In the last two weeks, stunning developments, one right after another, have suggested the possibility that the Korean War armistice will be turned into a peace treaty, North Korea will surrender its most destructive weapons, and the two Koreas will merge into one state.
How did peace break out in perhaps the world’s most troubled region? You can thank, in large measure, President Donald Trump. That does not mean, however, that he will be able to turn the promising situation he created into an enduring peace. In short, Trump the disrupter must become Trump the disciplined leader.
Last Saturday, Kim Jong Un, seemingly unprompted, promised to suspend “mid-range and intercontinental ballistic rocket tests” and to close his “nuclear test site in northern area,” a reference to the Punggye-ri facility. Hours ago, the office of South Korean President Moon Jae-in announced that Kim will allow foreign observers to witness the closure of the site next month.
Friday, Kim and Moon, at their historic summit, signed the Panmunjom Declaration for Peace, Prosperity, and Unification of the Korean Peninsula. The declaration, among other things, signals the intention of the two Koreas to formally end the Korean War by signing a peace treaty, expresses the desire for reuniting the two Korean states, and commits both leaders to rid their peninsula of nuclear weapons.
On the last point, South Korean officials on Sunday released snippets of Kim’s words to Moon at the summit. “If we meet often and build trust with the United States and if an end to the war and nonaggression are promised, why would we live in difficulty with nuclear weapons?” the North Korean said to his counterpart. “I know the Americans are inherently disposed against us, but when they talk with us, they will see that I am not the kind of person who would shoot nuclear weapons to the south, over the Pacific, or at the United States.”
And if “denuclearizing” the peninsula were not enough progress for one day, for the first time in years both Koreas will soon share the same time zone. In 2015, Kim turned the North’s clocks back a half hour, creating “Pyongyang time.” Now, in another apt symbolic gesture, he’s moving them forward.
So who gets credit for the synchronization of time in Korea and the outbreak of peace in North Asia? Even more than Kim and Moon, the answer is the man who infamously made “fire and fury” a household phrase. As Andrei Lankov explained last month, toward the closing months of 2017 the policies of both Koreas and China “underwent rather dramatic changes.” “The best or only explanation for this is simple: these countries were increasingly afraid of a war breaking out,” the leading Korean analyst wrote on the NK News site.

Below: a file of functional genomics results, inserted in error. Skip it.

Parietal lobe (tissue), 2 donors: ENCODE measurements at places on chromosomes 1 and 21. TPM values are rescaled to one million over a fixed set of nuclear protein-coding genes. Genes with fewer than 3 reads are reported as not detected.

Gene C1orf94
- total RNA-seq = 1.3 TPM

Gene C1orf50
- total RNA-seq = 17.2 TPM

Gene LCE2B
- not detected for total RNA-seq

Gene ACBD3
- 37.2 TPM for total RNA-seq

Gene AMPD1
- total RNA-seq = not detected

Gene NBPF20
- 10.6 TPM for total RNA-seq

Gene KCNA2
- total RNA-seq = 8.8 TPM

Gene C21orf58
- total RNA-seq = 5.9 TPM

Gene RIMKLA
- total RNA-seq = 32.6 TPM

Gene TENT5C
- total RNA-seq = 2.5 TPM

So perhaps Nixon’s “madman theory”—Trump referred to himself as “this crazy guy” recently—worked to unnerve regional capitals, setting the stage for developments that only a few months ago were inconceivable. Yes, Kim rulers have made concessions in nuclear talks before, but not before negotiations began. That’s what Kim, thrown off balance by “crazy” Trump, is doing now.
Yet shocking the region is one thing. Leading it to stability and peace is another.
Trump, having convinced Asians he was capable of unleashing violence, will now have to show he is also capable of foresight, patience, and cunning. The leader America needs will have to exhibit the best qualities of Trump’s predecessors, say, the strategic vision of a Reagan and the coalition-building skills of an Obama.
Coalition-building will be at a premium going forward. If there is any reason why Trump’s otherwise strange tweets praising “my good friend, President Xi of China” are helpful or why adding the Japanese abductee issue to an already crowded agenda makes sense, it is because he will need Beijing and Tokyo to help persuade, intimidate, corral, and coerce Kim—and perhaps the left-leaning Moon as well.
Kim, even if he does not mean a word he has uttered during the past week, has nonetheless with those words created markers by which he will be judged. Trump, as he negotiates the North’s disarmament, needs to make sure Kim is constrained by those markers.
And Kim’s words also created momentum, accelerating developments. Trump’s other job is to make sure momentum forces Kim to live up to his promises.
If Trump wants that Nobel Peace Prize people now talk about—the crowd at the Michigan rally Saturday evening chanted “Nobel, Nobel, Nobel”—he will have to resist the pressure of making a bad deal and, at the same time, force Kim to do what he obviously does not want to.
So to hold Kim to his bold promises, Trump will have to show he not only has the best qualities of his predecessors but also remembers how to be himself. Yes, Trump will also have to be Trump, just in case the friendly Kim seen in recent days thinks he can return to the ferocious Kim of last year.